6 Exam Questions Task 3 Explain the effects of climate change on people and the environment. (6 marks) Model student answer: Climate change has led to more severe weather events. For example, people living in the Sahel region of North Africa have seen increased drought, which has reduced their crop yields. However, it also diversified agriculture in the UK, as rising temperatures allowed different crops, such as grapes, to be grown, which may have boosted the agricultural economy. In addition, climate change affects the environment. For example, because spring appears earlier in England, birds start nesting earlier. This can be problematic for their offspring, as the food they need may not be available at hatching time. Finally, as sea levels rise, island nations such as the Maldives are at risk of flooding. As a result, the mangrove ecosystem and its species may be lost. Encourage students to analyze with the command (describe) and underline key words (I suggest making a point about the people and environment), so both must be discussed for full marks. As a class you may wish to develop a success criterion for answering a 6-mark question, relevant to your GCSE specification requirements. An example is the use of the acronym FLEA: Focus (on the question), Locate, Examples/Evidence, Analyze. Give students 6 minutes to answer the question independently. Reveal the model answer for students to evaluate their own answer (this may need to be adapted to fit specific specifications). Alternatively, the model answer can be used by students to write a mark plan for the question. Hodder & Stoughton © 2016

How many geography questions can you answer now? Students should now be able to answer some of the geography questions they created at the beginning of the lesson. Any unanswered questions can be taken home and answered as homework. Hodder & Stoughton © 2016

Climate Change Company Consumer Individual Actions Powerpoint Template Global Warming Explaination Presentation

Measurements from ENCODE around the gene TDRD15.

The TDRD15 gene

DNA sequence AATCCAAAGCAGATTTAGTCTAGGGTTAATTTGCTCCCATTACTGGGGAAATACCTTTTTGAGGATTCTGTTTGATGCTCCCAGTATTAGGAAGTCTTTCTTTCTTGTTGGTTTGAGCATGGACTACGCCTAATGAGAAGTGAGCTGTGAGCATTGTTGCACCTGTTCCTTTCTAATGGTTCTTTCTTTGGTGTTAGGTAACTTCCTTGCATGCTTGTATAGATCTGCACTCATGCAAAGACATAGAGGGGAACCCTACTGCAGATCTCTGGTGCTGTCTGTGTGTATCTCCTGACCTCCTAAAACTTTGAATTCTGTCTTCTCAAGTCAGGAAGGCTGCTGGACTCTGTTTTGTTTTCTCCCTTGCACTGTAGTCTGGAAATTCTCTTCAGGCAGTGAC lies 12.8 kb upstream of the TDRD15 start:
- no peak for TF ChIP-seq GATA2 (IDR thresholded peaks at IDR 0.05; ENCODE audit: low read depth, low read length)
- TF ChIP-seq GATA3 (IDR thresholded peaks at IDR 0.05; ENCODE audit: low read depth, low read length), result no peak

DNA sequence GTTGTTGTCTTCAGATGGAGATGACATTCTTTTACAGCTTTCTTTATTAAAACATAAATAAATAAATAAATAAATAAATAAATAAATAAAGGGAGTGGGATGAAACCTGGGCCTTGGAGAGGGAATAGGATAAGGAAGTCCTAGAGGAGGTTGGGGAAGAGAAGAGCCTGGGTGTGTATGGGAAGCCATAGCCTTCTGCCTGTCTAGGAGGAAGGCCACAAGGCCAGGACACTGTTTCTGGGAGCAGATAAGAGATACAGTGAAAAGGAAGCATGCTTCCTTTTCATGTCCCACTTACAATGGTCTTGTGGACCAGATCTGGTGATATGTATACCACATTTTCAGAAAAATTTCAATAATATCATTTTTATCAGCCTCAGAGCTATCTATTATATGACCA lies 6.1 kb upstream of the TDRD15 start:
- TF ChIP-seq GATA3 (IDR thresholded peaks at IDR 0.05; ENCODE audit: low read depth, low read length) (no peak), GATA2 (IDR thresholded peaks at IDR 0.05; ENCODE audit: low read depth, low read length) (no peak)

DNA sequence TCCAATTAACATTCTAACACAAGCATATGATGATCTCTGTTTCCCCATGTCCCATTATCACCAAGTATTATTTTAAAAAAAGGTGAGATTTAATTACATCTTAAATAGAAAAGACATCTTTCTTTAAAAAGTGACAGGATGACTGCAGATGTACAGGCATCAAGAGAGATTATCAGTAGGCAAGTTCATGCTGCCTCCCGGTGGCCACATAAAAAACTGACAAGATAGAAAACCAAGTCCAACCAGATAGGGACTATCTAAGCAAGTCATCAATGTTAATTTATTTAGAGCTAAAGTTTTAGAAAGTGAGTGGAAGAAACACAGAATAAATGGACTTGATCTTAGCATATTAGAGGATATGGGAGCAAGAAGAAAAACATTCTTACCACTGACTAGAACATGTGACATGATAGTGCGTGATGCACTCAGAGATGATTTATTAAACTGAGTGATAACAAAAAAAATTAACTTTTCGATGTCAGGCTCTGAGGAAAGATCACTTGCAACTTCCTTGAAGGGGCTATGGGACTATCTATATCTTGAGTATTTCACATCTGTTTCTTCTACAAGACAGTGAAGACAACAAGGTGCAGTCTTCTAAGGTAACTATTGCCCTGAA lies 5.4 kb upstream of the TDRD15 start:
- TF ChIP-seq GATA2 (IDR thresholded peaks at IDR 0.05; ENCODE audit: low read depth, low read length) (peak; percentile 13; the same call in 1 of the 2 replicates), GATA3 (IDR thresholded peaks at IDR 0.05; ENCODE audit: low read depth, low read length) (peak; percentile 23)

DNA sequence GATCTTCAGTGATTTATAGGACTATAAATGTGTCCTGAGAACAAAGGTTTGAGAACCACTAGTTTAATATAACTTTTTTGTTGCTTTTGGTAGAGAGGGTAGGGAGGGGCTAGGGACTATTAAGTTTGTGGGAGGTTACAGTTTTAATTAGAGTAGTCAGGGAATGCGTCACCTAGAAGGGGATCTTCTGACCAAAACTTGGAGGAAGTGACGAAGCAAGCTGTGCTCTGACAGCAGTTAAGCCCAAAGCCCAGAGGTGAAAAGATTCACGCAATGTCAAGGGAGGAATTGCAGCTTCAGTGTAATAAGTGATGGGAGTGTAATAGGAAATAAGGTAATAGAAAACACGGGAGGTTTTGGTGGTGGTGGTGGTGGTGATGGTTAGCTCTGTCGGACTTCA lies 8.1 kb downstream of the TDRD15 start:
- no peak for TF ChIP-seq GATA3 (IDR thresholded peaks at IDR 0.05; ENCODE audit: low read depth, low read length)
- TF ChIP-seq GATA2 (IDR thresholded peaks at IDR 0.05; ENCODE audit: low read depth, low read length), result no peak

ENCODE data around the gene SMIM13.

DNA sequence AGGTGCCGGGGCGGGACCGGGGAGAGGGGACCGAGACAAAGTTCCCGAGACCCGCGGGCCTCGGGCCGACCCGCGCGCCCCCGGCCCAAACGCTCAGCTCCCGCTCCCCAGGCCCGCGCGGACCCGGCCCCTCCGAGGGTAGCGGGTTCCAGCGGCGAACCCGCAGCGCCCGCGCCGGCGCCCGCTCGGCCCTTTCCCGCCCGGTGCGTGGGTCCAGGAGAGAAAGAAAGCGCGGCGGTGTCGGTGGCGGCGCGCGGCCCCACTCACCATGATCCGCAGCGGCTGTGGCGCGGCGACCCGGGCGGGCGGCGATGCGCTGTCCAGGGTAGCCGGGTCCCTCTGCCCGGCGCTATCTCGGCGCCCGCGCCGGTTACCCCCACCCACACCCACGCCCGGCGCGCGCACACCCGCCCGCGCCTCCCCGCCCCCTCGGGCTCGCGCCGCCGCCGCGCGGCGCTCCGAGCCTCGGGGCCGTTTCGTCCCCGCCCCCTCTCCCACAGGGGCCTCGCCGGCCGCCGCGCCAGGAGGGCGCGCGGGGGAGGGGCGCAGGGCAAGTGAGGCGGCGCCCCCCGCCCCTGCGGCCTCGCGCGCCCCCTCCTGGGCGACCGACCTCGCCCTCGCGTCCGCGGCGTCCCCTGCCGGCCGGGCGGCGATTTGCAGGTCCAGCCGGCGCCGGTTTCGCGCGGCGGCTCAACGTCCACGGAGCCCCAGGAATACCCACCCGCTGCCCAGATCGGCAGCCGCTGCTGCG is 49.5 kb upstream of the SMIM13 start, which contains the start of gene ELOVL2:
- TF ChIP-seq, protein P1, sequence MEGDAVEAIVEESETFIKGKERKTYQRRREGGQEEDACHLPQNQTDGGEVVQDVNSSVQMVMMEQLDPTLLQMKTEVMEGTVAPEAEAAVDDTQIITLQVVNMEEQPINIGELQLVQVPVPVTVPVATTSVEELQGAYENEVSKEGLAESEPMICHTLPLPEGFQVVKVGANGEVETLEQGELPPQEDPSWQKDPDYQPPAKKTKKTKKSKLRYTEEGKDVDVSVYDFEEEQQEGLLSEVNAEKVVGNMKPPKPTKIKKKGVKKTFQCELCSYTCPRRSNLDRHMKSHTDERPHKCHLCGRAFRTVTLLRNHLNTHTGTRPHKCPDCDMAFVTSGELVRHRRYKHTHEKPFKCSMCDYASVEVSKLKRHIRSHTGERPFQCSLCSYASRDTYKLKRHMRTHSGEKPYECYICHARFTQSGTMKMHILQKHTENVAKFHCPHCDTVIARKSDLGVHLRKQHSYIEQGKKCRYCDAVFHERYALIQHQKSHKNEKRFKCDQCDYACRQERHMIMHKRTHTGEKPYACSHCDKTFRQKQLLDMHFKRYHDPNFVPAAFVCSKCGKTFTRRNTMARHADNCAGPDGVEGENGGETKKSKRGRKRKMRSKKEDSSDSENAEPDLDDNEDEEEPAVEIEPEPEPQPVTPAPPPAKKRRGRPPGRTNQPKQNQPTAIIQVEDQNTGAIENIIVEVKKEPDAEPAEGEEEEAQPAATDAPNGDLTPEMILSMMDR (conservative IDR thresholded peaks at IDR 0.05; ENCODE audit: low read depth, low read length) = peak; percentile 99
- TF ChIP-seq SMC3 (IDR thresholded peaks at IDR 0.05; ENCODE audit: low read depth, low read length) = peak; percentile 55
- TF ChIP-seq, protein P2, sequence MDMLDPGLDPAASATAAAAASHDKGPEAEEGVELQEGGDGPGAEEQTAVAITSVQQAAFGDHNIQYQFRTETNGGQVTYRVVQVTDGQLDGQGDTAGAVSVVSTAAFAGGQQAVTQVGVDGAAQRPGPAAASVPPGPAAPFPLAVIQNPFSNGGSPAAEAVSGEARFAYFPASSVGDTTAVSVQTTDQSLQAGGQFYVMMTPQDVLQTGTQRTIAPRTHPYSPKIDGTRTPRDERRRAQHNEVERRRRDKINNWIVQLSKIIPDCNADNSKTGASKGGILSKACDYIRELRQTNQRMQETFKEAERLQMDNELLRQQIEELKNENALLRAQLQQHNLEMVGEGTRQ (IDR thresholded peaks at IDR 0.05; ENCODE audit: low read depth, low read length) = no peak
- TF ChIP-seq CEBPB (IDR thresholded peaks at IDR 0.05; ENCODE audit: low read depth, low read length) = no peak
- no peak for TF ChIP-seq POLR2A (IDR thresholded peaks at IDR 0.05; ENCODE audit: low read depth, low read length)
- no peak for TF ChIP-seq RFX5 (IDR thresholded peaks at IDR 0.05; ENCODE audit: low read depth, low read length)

In order for this website to work, we record and share user data with processors. To use this website, you must agree to our privacy policy, including our cookie policy. Glaciers are melting, sea levels are rising, cloud forests are being destroyed, and wildlife is struggling to keep pace. It has become clear that humans have caused most of the warming of the past century by emitting heat-trapping gases as we fuel our modern lives. Called greenhouse gases, their levels are now higher than ever. Climate change includes not only rising average temperatures, but also extreme weather events, changing wildlife populations and habitats, rising seas, and a range of other effects. All of these changes are occurring as humans continue to add heat-trapping greenhouse gases to the atmosphere, altering the climate rhythms on which all living things rely. With the increase in the concentration of greenhouse gases, the remaining ice sheets of the earth, such as Greenland and Antarctica, have also started to melt. This extra water can raise the sea level significantly and quickly. In addition to sea level rise, weather could become more extreme. This means more intense storms, more rain followed by longer, drier droughts – a challenge to growing crops – changes in the range where plants and animals can live, and a loss of water resources historically provided by glaciers. have come. What are we going to do – what will we do – to reduce this human-caused warming? How to cope with the changes we have already made? As we struggle to make sense of it all, the fate of Earth as we know it—beaches, forests, fields, and snow-capped mountains—hangs in the balance.

The global warming template consists of four bright and modern slides. The first slide shows the globe with different factories and companies. Modern infographics allow you to instantly grab the attention of your audience. You can use this slide when preparing a report on environmental protection, the need to reduce greenhouse gas emissions, and the transition to green technologies. This slide will be useful for ecologists and public organizations for nature conservation. The next slide shows our planet divided into two parts – life and lifeless space. Many companies use the earth’s resources for uncontrolled enrichment. This leads to irreversible consequences. You can use this slide to draw public attention to this issue. The next slide will be useful for companies that


Leave a Reply

Your email address will not be published. Required fields are marked *